Golden Trevally: The Bread & Butter Sportfish

Loved by so many but despised by a few, golden trevally are the kind of fish that reveal your true motivations as an angler. Many believe the north-west of Western Australia to be the golden trevally capital of the country. As Ben Knaggs explains, goldies are a real bonus for those fishos who enjoy easy access light tackle sport fishing.
When golden trevally start to get to this sort of size they are amazingly powerful fish.

When golden trevally start to get to this sort of size they are amazingly powerful fish.

Things were not going to plan. What started out as a day intended to be spent enjoying multiple hook-ups on early season packs of bait ball feeding sailfish was quickly turning into a total bust. We’d been scouting around for hours trying to find bait, birds, or anything that might indicate the sails had arrived, but it just wasn’t happening. Looking toward my fishing partner I saw he was mindlessly staring at the teasers splashing away in our wake, it was time to make a change. “Right, stuff this. What do you say we go bend a rod?” Twenty minutes later our day had undergone a seismic change. Both of us were straining on doubled-over jig sticks while dozens of free swimming fish could be seen straight below the boat. Thank god for golden trevally! While my fishing partner and I may have been thankful for the on call action a bunch of big goldens can provide, these fish aren’t always greeted with such enthusiasm. Quite the opposite in fact. Reef fishos tend to treat these fish with a contempt bordering on utter hatred, due to their average tasting flesh and hard-pulling, gear-destroying ways. On the whole golden trevally have a somewhat tainted reputation. If you’re more interested in the sporting side of things than bringing home a feed, golden trevally are a sportfish custom made for you. They’re a fish that inhabit an extraordinary array of marine environments and so can be caught in wide range of ways. From sight casting the super shallow flats to vertical jigging deep water reefs, goldens are always keen to please.

Those hard-fighting big goldens

Now being a trevally species, is goes without saying that golden trevally are hard fighting fish. But big goldens – and by that I’m talking fish of 10kgs and over – are something else. Once these fish have a bit of beef to them I would happily place them in the same league as their much more famous and highly regarded giant trevally cousins, such is the never-give-up stink they put up once hooked.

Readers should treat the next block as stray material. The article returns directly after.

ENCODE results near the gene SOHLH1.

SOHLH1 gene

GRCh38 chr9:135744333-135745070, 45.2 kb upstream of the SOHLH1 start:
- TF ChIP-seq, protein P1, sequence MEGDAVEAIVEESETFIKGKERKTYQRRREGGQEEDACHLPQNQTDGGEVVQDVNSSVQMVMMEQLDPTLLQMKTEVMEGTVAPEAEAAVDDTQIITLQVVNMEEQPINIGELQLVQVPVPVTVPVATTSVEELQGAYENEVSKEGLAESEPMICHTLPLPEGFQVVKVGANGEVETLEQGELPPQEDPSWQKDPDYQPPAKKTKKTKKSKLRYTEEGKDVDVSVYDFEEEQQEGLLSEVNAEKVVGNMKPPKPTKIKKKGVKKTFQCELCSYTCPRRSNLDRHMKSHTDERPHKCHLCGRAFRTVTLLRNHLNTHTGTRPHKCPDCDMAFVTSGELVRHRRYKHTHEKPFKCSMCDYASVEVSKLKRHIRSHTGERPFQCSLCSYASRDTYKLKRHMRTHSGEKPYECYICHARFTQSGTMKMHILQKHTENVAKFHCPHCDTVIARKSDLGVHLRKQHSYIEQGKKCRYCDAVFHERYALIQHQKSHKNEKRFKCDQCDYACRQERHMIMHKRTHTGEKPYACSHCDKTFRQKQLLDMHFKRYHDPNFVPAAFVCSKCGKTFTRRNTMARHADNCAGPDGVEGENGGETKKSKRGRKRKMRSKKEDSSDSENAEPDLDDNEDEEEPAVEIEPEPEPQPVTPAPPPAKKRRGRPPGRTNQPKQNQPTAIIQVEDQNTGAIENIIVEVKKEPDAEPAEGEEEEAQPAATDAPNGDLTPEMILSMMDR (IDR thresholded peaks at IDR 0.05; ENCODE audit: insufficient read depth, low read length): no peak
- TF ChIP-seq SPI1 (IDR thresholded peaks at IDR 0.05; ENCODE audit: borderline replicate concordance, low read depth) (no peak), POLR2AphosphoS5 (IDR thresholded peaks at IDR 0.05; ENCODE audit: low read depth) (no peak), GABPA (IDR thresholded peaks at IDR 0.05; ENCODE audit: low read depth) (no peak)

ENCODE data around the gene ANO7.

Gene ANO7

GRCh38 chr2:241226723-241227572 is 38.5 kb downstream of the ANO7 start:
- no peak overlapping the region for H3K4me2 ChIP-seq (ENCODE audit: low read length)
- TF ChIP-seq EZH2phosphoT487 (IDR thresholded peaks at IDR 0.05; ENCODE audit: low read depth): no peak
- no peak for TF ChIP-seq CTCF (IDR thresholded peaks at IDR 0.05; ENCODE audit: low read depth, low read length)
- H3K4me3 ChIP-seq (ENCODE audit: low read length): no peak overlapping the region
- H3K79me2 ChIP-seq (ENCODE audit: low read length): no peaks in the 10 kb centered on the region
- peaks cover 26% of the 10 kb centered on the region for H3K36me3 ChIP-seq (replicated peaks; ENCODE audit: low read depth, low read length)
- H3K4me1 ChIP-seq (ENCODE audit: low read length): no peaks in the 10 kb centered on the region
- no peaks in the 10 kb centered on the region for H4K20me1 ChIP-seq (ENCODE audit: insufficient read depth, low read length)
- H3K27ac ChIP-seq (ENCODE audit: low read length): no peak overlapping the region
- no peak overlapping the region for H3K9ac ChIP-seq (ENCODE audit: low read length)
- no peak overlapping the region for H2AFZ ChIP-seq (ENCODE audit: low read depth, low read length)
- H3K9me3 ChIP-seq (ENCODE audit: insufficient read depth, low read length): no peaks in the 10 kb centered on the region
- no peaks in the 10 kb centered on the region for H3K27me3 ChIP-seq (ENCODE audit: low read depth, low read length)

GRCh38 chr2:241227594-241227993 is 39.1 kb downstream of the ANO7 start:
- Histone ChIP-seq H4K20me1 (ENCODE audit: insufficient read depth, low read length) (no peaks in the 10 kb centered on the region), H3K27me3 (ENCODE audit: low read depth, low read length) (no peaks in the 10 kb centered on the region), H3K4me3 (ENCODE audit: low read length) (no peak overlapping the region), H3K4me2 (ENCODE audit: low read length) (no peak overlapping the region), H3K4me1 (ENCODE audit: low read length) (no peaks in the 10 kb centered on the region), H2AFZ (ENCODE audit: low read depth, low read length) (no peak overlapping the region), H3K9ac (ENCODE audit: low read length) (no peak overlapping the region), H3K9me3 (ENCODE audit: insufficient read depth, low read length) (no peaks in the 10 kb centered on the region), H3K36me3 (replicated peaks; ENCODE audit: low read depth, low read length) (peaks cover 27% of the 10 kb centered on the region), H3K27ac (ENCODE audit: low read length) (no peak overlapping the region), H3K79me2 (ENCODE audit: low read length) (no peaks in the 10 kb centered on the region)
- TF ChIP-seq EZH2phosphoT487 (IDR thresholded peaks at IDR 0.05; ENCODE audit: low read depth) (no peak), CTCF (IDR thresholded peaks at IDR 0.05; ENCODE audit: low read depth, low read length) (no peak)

Hooked-up to a big golden in the midst of a hot bite. These fish know how to pull!

Hooked-up to a big golden in the midst of a hot bite. These fish know how to pull!

Profile of one of northern Australia’s premier sportfish. You’ve gotta love ‘em!

Profile of one of northern Australia’s premier sportfish. You’ve gotta love ‘em!

The inshore waters of north-west of Western Australia are a golden trevally stronghold. From Shark Bay to Broome and beyond, they’re virtually on tap. They’ll happily inhabit every environment from the shallow flats right out to deep reefs in 100m or more, but as always, the spots to find them in number are more specific than this. Sight casting to goldens over the shallow sand and mudflats is really stimulating fishing. Presenting a fly or lure to any fish of this size in skinny water is always going to get the blood pumping, but goldens offer just about the whole package from an exciting take through to a scintillating and ultimately stubborn fight. The key factors to finding goldens on the flats are tide and food. Small packs of goldens will typically follow a fast-moving high tide right up into water as shallow as a couple of feet, so long as that takes them to soft, silty sand full of prey items such as nippers, crabs, prawns and worms. Goldens use their their extendable, rubbery mouths to vacuum such prey from the sand, and so can sometimes be seen ‘tailing’ as they feed in this manner – that’s the snazzy term for being head down, bum up rooting through the sand with tail fins wagging above the water surface.

A good way to find them, follow the ‘rays